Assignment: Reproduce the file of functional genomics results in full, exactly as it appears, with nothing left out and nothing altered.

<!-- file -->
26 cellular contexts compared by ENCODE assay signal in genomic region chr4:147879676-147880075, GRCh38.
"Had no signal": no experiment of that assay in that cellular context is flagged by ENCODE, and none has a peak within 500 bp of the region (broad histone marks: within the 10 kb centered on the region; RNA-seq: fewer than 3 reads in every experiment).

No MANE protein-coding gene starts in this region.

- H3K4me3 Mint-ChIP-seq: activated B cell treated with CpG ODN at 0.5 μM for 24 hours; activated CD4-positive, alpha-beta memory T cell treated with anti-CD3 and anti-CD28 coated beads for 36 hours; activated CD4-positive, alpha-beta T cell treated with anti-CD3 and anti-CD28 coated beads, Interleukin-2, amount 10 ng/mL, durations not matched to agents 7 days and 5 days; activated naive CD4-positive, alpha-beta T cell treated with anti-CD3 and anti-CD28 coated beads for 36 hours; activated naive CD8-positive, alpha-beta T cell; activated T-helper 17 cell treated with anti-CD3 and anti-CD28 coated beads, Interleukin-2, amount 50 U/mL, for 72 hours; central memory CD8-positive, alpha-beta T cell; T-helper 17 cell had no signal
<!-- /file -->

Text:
26 cellular contexts compared by ENCODE assay signal in genomic region chr4:147879676-147880075, GRCh38.
"Had no signal": no experiment of that assay in that cellular context is flagged by ENCODE, and none has a peak within 500 bp of the region (broad histone marks: within the 10 kb centered on the region; RNA-seq: fewer than 3 reads in every experiment).

No MANE protein-coding gene starts in this region.

- H3K4me3 Mint-ChIP-seq: activated B cell treated with CpG ODN at 0.5 μM for 24 hours; activated CD4-positive, alpha-beta memory T cell treated with anti-CD3 and anti-CD28 coated beads for 36 hours; activated CD4-positive, alpha-beta T cell treated with anti-CD3 and anti-CD28 coated beads, Interleukin-2, amount 10 ng/mL, durations not matched to agents 7 days and 5 days; activated naive CD4-positive, alpha-beta T cell treated with anti-CD3 and anti-CD28 coated beads for 36 hours; activated naive CD8-positive, alpha-beta T cell; activated T-helper 17 cell treated with anti-CD3 and anti-CD28 coated beads, Interleukin-2, amount 50 U/mL, for 72 hours; central memory CD8-positive, alpha-beta T cell; T-helper 17 cell had no signal